Written by: Sofia Tosounidou
When you volunteer in Africa, you’re not only a part of meaningful change, you also get immersed in the local culture of the country you’re visiting, and meet some incredible people. Volunteering in Africa gives you a chance to create friends for life – may they be fellow volunteers or locals you work alongside. Read on to find out about the special bond volunteer Sofia created with one of her students in Jambiani, Zanzibar.
A cool afternoon in Jambiani, I ride my bike through the village on the way to the Mwendawima nursery to meet the Keanga ladies, a group of women that was formed by Mama Ramla as a tailoring school and that African Impact has helped to teach English to due to the religious ladies’ inability to attend mixed classes with men.
The class in limited in numbers but there is one girl that keeps the women motivated to attend the classes. Her name is Mtumwa and although she is just 22 years old she is acting like the unofficial teacher in the group.
So I ask her politely if I can interview her and the rest of the girls start laughing, “Mtumwa has fans!” they say in Swahili, and she blushes.
I ask her to start the interview by her writing her full name using my laptop, her eyes sparkle “I have never used this before,” she says and goes ahead with finding the letters in the keyboard and writing her full name successfully, Mtumwa Hukum Ameir.
Mtumwa is 22 years old, she is single and she works as a tailor, which explains perfectly her beautiful attires each day she comes to class. She is very shy to speak about herself, she mentions that she has been learning English since 2012. For a studetn of just under two years her English speaking skills are astonishing and her correct use of grammar is immediately noticed.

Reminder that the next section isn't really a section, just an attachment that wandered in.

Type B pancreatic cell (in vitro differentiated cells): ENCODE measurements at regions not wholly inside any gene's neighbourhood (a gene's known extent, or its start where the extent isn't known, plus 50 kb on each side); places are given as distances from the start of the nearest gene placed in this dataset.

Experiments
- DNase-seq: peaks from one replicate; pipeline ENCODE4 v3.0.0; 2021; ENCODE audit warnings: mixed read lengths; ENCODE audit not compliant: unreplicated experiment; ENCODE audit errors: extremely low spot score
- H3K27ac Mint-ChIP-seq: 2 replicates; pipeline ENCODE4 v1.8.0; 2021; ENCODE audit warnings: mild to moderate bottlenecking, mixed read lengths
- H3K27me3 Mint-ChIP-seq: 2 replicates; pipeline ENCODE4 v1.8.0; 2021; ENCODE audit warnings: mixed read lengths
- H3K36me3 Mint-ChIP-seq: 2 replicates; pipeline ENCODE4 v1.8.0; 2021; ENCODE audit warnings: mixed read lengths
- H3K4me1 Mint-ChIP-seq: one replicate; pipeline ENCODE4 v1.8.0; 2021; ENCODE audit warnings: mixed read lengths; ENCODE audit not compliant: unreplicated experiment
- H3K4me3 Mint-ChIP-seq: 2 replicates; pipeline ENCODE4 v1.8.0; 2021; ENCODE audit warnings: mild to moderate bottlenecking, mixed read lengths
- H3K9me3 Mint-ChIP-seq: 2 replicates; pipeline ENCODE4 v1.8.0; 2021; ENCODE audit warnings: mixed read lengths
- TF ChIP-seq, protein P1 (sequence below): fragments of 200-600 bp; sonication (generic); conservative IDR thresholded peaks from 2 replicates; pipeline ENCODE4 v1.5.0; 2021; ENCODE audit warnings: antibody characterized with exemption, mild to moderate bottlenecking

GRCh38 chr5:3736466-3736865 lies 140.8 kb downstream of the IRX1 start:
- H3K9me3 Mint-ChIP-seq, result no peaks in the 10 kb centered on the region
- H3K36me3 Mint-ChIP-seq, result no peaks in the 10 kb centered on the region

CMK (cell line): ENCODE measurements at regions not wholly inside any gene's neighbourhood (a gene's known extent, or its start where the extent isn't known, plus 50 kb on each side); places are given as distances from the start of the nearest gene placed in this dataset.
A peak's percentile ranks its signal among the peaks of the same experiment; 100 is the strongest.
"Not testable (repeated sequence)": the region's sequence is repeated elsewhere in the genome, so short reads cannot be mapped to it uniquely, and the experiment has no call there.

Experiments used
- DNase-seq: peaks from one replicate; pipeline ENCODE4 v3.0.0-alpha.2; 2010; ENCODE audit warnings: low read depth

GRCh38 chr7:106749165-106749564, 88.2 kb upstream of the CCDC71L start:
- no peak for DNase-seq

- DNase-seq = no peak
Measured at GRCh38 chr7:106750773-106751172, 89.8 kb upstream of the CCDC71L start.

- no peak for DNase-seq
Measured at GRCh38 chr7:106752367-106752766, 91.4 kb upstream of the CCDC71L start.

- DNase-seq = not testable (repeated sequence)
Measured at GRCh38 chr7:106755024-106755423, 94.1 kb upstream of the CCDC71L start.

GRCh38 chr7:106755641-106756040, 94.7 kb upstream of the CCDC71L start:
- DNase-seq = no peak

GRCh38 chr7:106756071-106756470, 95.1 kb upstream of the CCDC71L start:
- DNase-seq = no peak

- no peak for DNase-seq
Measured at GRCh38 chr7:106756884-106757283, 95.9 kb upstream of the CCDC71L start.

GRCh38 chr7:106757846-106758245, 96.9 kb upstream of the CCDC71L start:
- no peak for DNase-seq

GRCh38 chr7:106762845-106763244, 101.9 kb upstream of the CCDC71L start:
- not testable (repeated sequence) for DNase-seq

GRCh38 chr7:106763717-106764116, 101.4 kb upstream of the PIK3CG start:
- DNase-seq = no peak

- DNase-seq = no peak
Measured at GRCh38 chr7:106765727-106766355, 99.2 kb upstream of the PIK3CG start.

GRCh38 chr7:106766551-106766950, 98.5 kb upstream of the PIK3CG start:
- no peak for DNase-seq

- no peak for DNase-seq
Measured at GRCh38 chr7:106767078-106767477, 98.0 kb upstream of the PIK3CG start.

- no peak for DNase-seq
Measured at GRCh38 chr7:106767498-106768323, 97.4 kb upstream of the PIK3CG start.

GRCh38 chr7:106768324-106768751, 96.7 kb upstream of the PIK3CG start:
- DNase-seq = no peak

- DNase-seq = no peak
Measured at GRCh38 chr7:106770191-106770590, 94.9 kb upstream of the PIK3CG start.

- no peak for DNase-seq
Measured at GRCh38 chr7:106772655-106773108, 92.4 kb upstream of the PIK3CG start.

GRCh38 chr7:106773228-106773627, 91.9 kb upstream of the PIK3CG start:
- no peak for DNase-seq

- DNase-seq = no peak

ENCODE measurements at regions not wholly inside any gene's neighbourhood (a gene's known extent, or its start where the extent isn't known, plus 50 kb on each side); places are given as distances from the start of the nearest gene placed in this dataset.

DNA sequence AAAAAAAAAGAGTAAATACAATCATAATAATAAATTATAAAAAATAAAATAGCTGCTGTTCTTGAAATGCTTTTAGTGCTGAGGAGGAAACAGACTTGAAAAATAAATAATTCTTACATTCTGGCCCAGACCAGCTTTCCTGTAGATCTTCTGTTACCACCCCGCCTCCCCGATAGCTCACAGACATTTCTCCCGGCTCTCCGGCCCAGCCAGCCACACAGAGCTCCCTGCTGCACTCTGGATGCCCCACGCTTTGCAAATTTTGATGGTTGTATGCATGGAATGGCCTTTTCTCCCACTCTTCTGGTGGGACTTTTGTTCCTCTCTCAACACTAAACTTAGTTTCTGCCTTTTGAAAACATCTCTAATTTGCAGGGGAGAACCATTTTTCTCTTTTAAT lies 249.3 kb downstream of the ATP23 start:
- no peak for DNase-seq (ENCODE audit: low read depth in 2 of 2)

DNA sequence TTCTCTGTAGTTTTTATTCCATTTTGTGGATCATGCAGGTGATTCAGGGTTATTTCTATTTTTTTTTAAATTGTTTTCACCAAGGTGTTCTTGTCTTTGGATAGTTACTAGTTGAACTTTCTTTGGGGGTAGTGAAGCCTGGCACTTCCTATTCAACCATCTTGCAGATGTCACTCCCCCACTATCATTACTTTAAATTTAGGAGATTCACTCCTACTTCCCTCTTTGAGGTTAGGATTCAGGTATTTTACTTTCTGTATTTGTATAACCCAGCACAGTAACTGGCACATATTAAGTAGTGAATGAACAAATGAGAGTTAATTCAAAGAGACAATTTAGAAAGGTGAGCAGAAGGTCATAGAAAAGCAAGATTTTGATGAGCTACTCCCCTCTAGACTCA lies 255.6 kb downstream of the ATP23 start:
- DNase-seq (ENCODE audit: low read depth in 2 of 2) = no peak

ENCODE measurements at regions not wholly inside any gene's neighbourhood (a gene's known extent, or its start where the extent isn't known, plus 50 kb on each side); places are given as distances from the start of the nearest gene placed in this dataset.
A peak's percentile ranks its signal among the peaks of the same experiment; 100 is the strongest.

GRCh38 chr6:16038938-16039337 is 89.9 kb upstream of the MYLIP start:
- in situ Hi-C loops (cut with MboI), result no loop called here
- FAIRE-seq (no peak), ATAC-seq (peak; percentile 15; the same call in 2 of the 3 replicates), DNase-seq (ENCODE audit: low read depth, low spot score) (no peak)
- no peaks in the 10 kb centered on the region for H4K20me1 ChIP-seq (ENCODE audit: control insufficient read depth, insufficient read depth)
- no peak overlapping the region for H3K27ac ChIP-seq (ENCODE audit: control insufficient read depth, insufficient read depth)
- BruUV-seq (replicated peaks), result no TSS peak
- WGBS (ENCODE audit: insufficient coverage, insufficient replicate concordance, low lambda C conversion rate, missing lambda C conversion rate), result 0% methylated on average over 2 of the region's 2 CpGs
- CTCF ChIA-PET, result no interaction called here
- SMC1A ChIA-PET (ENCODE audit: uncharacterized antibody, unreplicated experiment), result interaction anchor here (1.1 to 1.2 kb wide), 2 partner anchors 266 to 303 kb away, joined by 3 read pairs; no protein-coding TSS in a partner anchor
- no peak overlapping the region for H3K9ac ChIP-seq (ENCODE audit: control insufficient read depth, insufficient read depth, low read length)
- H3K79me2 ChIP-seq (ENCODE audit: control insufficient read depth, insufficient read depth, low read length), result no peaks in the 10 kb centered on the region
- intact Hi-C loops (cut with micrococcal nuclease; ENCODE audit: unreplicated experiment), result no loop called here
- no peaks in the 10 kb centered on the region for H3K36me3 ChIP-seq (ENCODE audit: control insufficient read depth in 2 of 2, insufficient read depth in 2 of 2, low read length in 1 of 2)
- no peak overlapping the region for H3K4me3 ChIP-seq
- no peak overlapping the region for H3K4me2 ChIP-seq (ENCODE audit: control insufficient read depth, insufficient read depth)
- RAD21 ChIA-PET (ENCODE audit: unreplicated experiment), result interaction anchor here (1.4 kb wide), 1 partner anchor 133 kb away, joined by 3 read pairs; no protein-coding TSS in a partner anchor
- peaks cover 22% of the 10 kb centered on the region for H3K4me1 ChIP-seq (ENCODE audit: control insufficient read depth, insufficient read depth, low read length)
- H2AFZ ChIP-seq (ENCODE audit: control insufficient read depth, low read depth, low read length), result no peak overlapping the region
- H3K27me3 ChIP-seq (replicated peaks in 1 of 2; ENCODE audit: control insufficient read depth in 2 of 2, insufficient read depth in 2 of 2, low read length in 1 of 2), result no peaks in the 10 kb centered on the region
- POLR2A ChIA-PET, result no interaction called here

“Why do you like learning English?” I asked, she looks at me like the answer to that question is obvious: “Because it is the basic language, the international language,”she replied and then continued to explain further: “When I get guests I like being able to communicate with them. I like understanding what tourists around me are saying.”
“Are you a good student?’’ I asked, expecting to hear yes as an answer. “No, I am not a good student because I failed my examination at school, although I studied for it. But with English is different, I love it, I love to read books and my favorite subject is grammar’.” “Grammar?!” I asked, looking confused, “yes grammar, because I want to know how to express my actions in the present, future and past.”
Mtumwa gets the opportunity to somtimes teach the other women if there are no teachers around to facilitate the classes, so I ask her about it.
“Yes, I like it. I use the texts that Pauline [the African Impact coordinator] gives me and we all sit together, we read the texts and then I try to explain the text and ask questions. Now I need a good dictionary from Swahili to English and plenty of English books, because I already read the ones I have home.”
“So, what keeps you motivated to come back here every day and how do you convince the other girls to attend too?” I ask, and she explains “I enjoy it, I want to improve my English, I also enjoy being around the other girls and learning with them. I always invite them to come and join us when they have a free time.”
My last question to Mtumwa is about where she sees herself in five or ten years – what she sees for her future now that she has African Impact’s English classes.
“I want to get married and have kids. But I think still want to learn English and I want to be able to help my kids learn too.”